International Rescue Committee (IRC)

Muhammad: Behind the scenes with an IRC aid worker (Part l)

If you’re ever feeling cynical about human nature, I’d like you to meet Muhammad*. He’s an International Rescue Committee (IRC) colleague who has performed humanitarian work for more than a decade.  However, unless you’re a Pakistani living near the Afghan border, you’ll have a hard time finding him!  I ‘m fortunate, Muhammad is a colleague of mine, and was in the capital Islamabad recently.

I’d initially heard about Muhammad from another IRC colleague. “He’s amazing,” she said.  “At the height of last year’s flooding, when everyone else was fleeing to safety, Muhammad went in the opposite direction.”

Muhammad is a doting husband and father in his mid-thirties. After finishing his graduate studies in rural development and agriculture, he worked with drug-addicted children confined to prison; then he spent a year on an HIV/AIDS awareness project. He came to the IRC three years ago. In conversation he comes across as thoughtful, directed and passionate, all essential qualities for an aid worker. 

At the IRC, Muhammad ensures that thousands of IDPs (internally displaced persons, NGO-speak for people forced to leave their home communities) have access to basic necessities for survival. Among those he serves are the half-million Pakistanis who fled fierce fighting between the Taliban and the Pakistan Army starting in 2008. Last year, with an apparent end to the fighting, many IDPs were finally returning home. Muhammad and his colleagues spent the early part of 2010 setting up a clean water program, overseeing the installation of culverts carrying water to fields and orchards, and providing returnees with housing materials, cooking utensils and bedding.  Just months later, much of their work was undone. 

The Floods

During summer last year, Muhammad was visiting an IRC field office in the Swat Valley in northern Pakistan. It was the start of the monsoon season, typically two months of heavy rains that swell streams and rivers. In mid-July, however, a three-day deluge triggered catastrophic flash flooding in the upper reaches of the Swat Valley. By the end of the first day of downpours, Muhammad and his staff were already marooned at the field office. A nearby stream, normally used by villagers to bathe and wash clothes, had transformed into a raging slurry of mud and trees. Muhammad watched boulders the size of small SUVs tumble downstream.

“It was rising every minute,” he recalls. “People had always considered the stream a friend, and now we were shocked by how quickly it became a raging river.”

Muhammad and his colleagues hastily moved IRC equipment and emergency food supplies to a drier spot. But they couldn’t travel far—Muhammad learned via mobile phone that roads downstream had been washed away.  He and his colleagues called their families to check on their safety; then turned their attention to those in need close by, and there were many.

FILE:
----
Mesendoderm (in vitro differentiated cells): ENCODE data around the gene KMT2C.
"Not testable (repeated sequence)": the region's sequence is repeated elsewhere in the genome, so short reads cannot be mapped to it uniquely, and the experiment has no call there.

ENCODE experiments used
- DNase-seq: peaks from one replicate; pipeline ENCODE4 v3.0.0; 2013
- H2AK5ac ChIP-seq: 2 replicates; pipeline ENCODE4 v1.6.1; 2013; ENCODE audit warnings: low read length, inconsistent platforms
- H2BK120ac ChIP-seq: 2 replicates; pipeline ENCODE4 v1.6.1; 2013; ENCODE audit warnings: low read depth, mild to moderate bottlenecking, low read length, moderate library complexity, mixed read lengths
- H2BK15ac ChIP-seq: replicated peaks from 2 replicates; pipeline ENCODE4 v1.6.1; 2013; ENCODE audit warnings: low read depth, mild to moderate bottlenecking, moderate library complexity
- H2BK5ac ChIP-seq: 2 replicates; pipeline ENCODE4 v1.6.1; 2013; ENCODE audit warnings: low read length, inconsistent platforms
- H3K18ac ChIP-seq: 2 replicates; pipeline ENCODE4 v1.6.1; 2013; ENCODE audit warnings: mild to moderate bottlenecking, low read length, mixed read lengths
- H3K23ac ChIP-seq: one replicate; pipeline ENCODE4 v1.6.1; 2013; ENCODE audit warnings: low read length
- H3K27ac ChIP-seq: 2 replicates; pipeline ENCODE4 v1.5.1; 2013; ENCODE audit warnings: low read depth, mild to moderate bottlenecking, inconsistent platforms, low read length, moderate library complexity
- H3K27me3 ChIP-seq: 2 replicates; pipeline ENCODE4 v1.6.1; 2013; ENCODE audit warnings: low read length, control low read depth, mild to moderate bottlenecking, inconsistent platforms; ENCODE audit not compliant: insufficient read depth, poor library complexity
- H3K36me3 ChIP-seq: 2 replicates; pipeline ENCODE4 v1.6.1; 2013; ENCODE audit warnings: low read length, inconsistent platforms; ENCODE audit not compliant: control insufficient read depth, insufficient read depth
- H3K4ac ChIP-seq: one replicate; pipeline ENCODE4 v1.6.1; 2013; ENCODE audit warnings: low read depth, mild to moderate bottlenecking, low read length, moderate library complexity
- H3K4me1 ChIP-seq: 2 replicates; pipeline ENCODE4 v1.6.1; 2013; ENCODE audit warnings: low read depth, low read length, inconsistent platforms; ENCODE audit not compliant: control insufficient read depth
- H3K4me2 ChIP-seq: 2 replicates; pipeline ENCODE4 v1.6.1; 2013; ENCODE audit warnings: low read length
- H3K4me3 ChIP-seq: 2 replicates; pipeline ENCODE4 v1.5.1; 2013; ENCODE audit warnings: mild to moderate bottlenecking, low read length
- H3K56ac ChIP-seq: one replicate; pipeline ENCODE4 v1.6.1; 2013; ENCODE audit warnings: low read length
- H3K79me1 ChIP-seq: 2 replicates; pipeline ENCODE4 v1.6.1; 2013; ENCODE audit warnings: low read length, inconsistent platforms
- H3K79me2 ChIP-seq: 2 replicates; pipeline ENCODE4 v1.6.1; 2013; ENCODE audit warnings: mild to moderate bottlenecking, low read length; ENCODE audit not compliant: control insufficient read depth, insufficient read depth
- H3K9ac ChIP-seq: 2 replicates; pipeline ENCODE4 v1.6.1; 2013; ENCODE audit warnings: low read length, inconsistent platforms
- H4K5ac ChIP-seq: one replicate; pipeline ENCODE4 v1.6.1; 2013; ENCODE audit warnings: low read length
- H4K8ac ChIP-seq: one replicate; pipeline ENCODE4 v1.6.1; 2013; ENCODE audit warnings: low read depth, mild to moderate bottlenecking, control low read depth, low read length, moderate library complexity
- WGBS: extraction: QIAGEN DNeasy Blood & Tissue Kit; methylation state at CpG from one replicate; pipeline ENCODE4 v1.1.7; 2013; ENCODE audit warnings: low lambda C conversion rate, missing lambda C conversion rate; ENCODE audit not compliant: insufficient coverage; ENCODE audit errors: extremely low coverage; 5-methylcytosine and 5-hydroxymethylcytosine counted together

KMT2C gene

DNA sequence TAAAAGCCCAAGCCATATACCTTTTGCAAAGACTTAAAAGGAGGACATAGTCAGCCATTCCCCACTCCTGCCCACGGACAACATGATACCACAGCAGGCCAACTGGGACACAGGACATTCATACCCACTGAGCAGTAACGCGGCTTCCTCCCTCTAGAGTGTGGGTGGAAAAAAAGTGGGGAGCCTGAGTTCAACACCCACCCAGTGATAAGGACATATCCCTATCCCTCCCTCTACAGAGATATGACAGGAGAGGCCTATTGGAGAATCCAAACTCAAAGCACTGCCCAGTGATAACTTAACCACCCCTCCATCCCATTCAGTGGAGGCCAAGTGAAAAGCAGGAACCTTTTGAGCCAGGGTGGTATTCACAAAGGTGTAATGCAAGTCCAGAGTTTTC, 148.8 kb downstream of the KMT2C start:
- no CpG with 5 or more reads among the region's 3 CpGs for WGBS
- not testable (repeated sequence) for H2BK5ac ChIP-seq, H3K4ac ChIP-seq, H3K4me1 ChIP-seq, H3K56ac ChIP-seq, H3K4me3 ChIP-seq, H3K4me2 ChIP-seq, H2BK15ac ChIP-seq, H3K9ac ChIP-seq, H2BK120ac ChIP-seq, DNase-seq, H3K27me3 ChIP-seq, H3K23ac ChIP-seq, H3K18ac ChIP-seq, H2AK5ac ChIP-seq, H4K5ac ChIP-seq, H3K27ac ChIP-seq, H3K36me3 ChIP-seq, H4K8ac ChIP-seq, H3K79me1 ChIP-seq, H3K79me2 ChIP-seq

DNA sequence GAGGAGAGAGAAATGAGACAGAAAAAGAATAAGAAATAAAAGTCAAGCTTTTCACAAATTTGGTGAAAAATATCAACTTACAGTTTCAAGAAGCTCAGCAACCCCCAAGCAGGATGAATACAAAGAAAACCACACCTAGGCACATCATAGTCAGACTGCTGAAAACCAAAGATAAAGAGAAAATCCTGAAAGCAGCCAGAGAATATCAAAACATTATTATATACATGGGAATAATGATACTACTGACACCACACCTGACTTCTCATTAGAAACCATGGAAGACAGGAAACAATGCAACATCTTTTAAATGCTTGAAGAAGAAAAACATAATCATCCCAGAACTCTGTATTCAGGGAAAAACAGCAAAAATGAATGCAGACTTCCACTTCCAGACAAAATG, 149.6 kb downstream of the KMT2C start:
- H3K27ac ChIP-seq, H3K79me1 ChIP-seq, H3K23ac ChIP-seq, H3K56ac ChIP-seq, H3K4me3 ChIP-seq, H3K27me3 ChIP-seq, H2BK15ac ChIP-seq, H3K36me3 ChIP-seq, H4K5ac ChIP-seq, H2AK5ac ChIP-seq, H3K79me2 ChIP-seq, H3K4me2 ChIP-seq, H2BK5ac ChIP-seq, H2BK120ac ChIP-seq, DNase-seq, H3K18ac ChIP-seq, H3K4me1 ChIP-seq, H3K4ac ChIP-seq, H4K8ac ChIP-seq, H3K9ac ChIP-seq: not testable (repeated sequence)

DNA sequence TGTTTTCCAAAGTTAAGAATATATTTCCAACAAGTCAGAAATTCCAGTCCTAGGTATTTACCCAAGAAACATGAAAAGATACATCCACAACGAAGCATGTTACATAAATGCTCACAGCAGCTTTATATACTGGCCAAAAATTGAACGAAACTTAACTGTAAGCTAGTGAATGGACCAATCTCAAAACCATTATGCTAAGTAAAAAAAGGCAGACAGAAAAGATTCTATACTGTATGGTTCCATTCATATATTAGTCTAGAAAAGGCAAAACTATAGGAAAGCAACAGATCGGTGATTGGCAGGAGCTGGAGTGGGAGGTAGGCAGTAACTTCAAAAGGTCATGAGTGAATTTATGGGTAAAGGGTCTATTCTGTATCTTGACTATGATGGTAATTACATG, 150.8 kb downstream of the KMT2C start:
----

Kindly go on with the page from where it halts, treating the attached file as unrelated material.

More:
Check back tomorrow here to read more about Muhammad’s work in the wake of last year’s floods.
*Due to IRC security protocols, Muhammad’s name has been changed. 



Wowwww.......... To be a

Wowwww.......... To be a warrior is not a simple matter of wishing to be one. It is rather an endless struggle that will go on to the very last moment of our lives. Nobody is born a warrior, in exactly the same way that nobody is born an average man. We make ourselves into one or the other. Carlos Castaneda When thing are done in the best manner we say Wow………..Muhammad as human being, co-worker and friend is always been appreciated all with his jolly nature, but being as humanitarian worker he is very serious, where human is valued and taken good care of, have seen very few people who take their work professionally and make it the choice of their lives and he is one of them. Muhammad has always done something in such way where we say involuntarily with true spirit Wowwww…….

We recognize that the IRC is

We recognize that the IRC is the one of the greatest organizations which in differnts field help people in the worst situation and involve in every situations to save lifes and help durable goals, myself, i studied with the irc's help, I cannot forget Irc and his mission

Hi Ned! I was really curious

Hi Ned! I was really curious to read your story, and discover who it was about! The beauty of the article - and I am sure this was your intention - is that any of the colleagues in the Pakistan team could actually recognize themselves in these lines: the story of Muhammad is the story of tens of Pakistani colleagues who have worked hard in the wake of 2008 fighting and 2010 floods, and who take their job seriously, putting people's lives first. I could not understand who was Muhammad, but - after all - that's not what counts: this story is about all colleagues and friends I had the chance to work with for a few months. Greetings to all!